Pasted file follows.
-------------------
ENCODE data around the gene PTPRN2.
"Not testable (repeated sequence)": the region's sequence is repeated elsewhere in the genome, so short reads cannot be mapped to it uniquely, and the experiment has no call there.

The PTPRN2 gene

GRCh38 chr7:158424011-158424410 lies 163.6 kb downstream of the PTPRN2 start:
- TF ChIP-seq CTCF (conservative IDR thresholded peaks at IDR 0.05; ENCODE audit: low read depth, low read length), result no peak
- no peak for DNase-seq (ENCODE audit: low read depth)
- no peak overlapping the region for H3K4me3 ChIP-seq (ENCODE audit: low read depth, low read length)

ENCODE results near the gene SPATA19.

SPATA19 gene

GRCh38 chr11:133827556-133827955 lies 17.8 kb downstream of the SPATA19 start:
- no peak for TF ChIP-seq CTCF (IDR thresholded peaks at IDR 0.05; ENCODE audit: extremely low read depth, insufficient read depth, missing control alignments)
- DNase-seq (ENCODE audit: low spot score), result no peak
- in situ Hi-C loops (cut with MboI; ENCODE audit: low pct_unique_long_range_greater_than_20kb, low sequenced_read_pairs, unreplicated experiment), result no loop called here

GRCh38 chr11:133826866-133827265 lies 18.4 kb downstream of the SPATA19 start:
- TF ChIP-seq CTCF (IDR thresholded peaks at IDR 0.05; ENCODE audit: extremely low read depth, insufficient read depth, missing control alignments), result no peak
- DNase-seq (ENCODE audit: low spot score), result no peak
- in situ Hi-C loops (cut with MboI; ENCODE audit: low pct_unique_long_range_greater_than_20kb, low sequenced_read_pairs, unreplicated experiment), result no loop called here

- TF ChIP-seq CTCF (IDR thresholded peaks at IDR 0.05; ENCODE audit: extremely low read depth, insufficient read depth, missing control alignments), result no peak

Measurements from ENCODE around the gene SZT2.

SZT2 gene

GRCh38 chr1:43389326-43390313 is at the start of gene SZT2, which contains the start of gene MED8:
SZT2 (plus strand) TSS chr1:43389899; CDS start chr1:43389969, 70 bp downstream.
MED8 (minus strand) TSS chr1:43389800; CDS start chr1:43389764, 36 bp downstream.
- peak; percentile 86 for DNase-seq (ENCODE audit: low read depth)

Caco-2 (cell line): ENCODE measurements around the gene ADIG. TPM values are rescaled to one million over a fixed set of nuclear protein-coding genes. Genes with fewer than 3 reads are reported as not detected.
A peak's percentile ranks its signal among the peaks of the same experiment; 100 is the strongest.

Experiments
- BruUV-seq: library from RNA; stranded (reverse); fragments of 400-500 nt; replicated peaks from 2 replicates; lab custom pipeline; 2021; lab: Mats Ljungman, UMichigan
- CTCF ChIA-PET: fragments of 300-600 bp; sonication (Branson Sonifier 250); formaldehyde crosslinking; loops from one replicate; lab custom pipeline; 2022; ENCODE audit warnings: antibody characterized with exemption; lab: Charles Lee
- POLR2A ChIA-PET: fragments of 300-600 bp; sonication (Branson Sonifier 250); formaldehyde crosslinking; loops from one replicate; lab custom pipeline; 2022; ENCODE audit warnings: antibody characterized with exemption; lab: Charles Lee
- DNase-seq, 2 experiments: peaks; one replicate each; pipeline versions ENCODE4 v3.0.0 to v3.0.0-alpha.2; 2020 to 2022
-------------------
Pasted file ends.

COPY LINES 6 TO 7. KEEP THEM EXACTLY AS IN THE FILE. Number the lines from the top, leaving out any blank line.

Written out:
- no peak for DNase-seq (ENCODE audit: low read depth)
- no peak overlapping the region for H3K4me3 ChIP-seq (ENCODE audit: low read depth, low read length)